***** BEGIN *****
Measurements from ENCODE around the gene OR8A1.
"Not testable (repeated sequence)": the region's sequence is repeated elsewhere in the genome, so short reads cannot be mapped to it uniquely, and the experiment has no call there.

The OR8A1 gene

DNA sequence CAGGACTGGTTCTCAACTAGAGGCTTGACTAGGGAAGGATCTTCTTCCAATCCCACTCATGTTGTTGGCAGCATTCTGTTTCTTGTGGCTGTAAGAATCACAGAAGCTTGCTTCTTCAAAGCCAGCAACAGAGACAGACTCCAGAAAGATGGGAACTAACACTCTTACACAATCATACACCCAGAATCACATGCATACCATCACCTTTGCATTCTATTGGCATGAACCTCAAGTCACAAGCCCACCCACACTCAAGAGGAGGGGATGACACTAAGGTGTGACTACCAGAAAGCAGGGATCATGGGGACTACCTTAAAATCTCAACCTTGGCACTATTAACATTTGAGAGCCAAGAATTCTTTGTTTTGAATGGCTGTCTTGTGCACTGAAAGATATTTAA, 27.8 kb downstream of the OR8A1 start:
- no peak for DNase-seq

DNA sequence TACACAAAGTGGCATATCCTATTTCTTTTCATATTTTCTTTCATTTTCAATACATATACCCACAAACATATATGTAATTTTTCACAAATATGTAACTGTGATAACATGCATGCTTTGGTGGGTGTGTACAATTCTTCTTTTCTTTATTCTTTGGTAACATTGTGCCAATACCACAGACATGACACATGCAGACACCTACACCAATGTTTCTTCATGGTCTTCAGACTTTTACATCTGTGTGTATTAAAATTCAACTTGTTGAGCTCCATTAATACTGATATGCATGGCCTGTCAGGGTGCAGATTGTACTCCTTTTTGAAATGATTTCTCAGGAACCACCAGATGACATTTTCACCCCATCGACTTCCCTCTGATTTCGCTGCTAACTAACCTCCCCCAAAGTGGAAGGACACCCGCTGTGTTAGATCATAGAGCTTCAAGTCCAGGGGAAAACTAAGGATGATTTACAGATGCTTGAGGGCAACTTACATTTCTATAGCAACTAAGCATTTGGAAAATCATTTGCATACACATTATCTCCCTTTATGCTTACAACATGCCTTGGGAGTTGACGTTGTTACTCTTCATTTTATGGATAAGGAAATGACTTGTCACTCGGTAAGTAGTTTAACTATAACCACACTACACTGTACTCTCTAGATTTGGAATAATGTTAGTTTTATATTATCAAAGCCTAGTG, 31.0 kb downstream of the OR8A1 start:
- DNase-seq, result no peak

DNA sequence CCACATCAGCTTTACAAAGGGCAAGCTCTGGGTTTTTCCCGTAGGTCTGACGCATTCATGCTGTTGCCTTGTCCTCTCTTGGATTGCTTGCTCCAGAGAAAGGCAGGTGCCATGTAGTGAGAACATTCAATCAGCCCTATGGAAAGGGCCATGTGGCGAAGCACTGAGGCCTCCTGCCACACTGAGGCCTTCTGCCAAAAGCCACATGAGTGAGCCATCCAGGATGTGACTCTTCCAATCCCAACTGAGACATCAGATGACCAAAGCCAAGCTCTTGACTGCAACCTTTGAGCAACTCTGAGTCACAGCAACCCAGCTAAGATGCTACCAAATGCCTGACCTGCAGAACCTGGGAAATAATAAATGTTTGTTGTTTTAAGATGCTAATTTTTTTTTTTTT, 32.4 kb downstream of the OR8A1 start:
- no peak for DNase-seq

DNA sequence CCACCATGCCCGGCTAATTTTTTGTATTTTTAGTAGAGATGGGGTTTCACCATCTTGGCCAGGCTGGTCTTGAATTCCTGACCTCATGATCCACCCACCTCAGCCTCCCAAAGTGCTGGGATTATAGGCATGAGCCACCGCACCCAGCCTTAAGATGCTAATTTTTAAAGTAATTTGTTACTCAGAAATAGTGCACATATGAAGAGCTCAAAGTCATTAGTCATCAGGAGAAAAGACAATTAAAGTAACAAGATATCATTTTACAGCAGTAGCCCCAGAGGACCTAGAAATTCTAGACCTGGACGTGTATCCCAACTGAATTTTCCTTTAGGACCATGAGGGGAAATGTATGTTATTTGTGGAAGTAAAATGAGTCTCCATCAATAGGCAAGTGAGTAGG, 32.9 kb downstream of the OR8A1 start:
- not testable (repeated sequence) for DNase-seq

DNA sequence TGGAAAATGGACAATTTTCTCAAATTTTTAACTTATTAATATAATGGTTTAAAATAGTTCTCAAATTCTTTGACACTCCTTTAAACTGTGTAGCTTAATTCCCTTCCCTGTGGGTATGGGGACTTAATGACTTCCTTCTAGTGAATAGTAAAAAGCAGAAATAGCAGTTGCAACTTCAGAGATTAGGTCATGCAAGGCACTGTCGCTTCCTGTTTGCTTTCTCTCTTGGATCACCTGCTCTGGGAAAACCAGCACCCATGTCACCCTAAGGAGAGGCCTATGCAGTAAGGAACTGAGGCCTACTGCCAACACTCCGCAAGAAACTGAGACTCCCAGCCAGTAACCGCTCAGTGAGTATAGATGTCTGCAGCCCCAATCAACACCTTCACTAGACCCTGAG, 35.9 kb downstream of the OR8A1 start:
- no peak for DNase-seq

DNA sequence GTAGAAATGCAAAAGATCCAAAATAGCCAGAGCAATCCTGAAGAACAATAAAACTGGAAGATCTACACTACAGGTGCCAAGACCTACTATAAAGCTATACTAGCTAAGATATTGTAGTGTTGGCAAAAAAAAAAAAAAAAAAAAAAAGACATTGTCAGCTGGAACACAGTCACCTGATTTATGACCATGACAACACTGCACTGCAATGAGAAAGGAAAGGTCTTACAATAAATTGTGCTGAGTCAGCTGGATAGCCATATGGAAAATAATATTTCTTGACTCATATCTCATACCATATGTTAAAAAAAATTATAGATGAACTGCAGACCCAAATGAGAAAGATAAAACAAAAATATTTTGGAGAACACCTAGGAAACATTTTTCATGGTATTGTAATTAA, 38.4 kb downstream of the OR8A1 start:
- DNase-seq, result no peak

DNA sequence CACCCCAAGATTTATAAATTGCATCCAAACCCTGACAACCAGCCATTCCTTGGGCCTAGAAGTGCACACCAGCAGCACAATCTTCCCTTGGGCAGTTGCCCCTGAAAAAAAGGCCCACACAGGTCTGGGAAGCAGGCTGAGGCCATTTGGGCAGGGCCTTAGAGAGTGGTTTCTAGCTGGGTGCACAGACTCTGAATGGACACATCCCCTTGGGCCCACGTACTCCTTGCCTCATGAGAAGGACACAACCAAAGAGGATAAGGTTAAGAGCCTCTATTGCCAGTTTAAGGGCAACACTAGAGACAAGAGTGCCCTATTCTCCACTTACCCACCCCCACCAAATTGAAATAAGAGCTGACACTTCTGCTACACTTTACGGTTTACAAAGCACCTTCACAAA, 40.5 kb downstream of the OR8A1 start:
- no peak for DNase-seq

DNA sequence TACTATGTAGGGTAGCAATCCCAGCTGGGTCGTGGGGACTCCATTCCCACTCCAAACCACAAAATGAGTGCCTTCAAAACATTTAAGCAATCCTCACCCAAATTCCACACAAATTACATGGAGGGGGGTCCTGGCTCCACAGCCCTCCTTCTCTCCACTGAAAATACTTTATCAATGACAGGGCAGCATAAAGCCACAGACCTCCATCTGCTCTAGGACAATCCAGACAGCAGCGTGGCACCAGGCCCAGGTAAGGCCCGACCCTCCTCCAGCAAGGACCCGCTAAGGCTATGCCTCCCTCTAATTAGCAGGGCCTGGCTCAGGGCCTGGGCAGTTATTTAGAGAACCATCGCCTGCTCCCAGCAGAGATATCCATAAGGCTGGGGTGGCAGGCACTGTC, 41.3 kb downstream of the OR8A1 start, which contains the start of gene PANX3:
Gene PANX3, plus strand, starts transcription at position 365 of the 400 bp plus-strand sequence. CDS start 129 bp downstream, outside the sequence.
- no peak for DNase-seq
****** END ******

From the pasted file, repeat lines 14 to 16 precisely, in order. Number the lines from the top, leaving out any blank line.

DNA sequence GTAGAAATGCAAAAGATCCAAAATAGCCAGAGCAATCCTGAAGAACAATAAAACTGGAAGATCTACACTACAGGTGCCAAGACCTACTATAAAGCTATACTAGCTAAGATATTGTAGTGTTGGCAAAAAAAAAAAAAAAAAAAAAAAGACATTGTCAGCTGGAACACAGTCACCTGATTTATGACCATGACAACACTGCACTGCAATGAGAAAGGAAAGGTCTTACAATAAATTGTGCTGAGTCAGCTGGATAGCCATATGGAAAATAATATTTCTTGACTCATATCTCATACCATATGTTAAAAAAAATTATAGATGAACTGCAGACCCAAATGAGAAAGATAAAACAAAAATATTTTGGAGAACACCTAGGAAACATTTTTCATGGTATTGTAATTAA, 38.4 kb downstream of the OR8A1 start:
- DNase-seq, result no peak

DNA sequence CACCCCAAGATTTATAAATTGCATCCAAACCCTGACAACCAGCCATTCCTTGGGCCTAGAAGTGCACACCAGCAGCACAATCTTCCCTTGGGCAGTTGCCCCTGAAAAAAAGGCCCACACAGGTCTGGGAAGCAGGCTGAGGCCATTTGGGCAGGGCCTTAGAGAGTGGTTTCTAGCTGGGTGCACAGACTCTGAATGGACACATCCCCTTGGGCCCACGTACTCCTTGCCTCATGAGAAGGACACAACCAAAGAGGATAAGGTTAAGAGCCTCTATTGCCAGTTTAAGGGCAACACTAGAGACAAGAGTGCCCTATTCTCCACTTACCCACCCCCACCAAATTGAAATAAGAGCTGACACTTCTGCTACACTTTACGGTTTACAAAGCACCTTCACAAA, 40.5 kb downstream of the OR8A1 start: